That echoes some of the thinking behind Boston 2024’s consideration of a Paralympics-first model. John Fish, the bid’s biggest donor and chairman for most of its abbreviated run, believed that putting the Paralympics first would bring more attention to athletes with disabilities and be strategically smart on many levels.
“We thought it would be good because typically the venues are new and the environment is relatively new to hosting that type of event,” said Fish. “So, by having a smaller event first and allowing the Paralympic process to move forward and get notoriety, you can have that buildup.”
Say what you will about Boston’s Olympic bid — with its lack of transparency, hefty price tag, problematic venue sites — the leaders were on the right track with the Paralympics.
So what does the IPC think of a Paralympics-first plan?
“That would never work,” said IPC spokesman Craig Spence. “The Olympics is the best test event for the Paralympic Games. When the Olympics go first, we often iron out a number of the problems with the various functional areas. So, by the time we get to the Paralympics, there are solutions there. We enjoy going second. It’s a model that works really well for us.”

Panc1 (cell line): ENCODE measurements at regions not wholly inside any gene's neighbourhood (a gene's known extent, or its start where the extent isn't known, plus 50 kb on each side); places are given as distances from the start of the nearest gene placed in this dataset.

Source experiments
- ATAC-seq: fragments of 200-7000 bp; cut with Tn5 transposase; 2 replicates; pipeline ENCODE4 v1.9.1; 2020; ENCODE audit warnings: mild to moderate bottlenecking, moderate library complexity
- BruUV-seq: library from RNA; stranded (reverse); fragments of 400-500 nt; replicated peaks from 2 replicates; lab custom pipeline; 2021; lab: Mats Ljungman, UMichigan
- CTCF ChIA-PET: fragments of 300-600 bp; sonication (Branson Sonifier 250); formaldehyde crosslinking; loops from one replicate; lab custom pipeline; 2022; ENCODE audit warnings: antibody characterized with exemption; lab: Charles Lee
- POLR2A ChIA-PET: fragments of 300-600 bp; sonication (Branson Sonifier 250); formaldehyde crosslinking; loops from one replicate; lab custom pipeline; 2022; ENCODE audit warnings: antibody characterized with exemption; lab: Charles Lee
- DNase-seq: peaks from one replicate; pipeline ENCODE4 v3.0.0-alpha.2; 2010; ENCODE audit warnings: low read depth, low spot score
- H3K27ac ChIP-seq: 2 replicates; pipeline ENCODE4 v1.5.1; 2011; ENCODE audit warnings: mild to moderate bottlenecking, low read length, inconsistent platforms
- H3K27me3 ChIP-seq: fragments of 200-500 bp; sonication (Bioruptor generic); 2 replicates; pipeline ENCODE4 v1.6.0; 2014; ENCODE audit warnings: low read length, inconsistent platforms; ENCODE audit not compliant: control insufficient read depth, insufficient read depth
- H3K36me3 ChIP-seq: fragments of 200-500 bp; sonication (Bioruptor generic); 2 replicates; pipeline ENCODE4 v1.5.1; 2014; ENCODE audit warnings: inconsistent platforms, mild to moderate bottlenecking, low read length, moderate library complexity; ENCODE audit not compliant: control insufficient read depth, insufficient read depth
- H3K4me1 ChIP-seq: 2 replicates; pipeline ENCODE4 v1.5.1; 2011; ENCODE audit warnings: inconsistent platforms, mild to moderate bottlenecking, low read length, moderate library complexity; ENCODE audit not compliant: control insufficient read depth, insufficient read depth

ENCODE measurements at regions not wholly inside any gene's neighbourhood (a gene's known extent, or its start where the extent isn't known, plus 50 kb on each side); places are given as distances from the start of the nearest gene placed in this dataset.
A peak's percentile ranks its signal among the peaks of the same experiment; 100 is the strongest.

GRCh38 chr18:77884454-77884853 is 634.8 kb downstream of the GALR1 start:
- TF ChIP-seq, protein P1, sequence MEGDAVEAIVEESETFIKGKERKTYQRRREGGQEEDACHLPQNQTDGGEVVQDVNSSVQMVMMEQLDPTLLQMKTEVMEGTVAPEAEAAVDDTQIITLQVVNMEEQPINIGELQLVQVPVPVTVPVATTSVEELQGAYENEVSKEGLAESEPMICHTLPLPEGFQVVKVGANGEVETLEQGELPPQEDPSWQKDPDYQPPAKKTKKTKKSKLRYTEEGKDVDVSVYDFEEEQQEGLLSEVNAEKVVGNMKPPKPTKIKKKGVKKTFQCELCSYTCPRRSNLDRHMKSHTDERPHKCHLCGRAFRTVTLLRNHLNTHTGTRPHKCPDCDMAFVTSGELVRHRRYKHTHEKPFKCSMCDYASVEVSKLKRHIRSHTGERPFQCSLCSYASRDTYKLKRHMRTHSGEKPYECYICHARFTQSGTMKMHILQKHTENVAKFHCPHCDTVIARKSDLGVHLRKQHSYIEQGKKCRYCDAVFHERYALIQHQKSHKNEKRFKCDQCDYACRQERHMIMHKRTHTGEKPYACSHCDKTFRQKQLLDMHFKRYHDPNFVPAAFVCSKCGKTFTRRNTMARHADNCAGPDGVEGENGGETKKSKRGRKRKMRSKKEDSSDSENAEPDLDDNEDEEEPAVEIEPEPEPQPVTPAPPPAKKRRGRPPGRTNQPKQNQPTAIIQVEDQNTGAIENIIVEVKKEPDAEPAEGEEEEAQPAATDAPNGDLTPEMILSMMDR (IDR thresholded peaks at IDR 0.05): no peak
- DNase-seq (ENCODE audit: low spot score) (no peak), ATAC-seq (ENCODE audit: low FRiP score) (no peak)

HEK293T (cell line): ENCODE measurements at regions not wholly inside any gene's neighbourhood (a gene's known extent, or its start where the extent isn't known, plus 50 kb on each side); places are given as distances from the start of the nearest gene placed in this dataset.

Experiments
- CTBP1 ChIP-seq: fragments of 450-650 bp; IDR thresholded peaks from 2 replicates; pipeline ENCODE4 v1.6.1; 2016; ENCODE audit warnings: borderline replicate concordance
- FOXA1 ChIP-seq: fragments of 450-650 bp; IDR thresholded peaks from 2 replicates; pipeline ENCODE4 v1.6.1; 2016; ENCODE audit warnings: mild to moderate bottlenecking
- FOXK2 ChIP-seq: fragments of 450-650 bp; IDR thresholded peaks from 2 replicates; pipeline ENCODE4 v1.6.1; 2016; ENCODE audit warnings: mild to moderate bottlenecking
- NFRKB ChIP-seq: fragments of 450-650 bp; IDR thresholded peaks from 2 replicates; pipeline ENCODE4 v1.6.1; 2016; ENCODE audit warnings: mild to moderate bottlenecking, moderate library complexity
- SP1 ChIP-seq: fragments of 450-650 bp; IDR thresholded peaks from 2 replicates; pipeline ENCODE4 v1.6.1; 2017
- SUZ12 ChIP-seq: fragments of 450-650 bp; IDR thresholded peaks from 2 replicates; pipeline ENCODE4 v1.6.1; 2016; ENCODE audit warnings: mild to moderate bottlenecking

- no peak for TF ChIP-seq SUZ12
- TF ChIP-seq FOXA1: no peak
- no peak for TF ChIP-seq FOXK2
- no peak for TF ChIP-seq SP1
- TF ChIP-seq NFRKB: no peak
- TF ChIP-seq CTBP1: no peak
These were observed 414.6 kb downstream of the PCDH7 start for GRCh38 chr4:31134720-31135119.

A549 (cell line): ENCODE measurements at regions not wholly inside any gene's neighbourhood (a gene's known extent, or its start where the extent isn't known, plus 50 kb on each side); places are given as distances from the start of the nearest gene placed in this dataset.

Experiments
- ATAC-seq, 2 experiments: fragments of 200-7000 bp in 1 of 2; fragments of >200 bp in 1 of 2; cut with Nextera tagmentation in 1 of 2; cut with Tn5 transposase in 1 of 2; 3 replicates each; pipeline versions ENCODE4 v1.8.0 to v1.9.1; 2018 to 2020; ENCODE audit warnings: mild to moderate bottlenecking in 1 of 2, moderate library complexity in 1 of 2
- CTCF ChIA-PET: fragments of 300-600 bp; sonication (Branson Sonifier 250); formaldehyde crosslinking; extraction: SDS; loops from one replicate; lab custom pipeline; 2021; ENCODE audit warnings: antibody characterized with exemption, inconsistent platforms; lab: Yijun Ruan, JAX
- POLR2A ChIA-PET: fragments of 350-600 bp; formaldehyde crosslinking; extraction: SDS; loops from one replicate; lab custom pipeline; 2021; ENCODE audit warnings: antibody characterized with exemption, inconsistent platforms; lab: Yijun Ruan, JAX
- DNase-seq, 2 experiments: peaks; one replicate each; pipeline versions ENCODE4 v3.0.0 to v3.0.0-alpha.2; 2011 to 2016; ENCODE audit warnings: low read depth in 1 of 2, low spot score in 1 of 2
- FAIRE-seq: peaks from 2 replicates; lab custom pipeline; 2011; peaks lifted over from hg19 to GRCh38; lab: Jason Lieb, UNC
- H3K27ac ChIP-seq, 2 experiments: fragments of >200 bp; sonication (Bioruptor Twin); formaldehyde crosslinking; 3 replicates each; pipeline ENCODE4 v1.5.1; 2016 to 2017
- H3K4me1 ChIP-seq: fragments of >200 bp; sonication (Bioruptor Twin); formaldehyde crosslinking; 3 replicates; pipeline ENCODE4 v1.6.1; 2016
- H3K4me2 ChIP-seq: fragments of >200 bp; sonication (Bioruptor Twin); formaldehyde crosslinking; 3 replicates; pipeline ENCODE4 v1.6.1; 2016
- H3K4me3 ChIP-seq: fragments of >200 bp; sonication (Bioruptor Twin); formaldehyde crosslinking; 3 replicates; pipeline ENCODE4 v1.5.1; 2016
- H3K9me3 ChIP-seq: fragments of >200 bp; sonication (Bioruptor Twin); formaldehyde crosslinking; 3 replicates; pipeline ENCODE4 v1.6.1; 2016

In light of recent events, that sounds surprising (and more than a little politically expedient, given the power and money behind the Olympics and the International Olympic Committee). But despite all the dire warnings about Rio, this year’s Paralympics could finish with the largest television audience to date and rank as the second-most attended (behind London 2012, which sold more than 2.7 million tickets).
Impressive, but all the late cuts and speculation about whether the Rio Paralympics would even take place still make this year seem like a step back after London. And let’s see how full the arenas look and whether actual ratings match predictions.
Whatever happens, resiliency, unflagging optimism, and problem-solving will always be part of the Paralympic movement. Craven likes to talk about how Paralympians “don’t worry about what doesn’t work, they maximize what does.” The buildup to Rio was another example of that motto in action.
But shift that thinking to the competition schedule and consider what it could mean. The current order works, but the Paralympic movement could maximize its impact if its Games came first.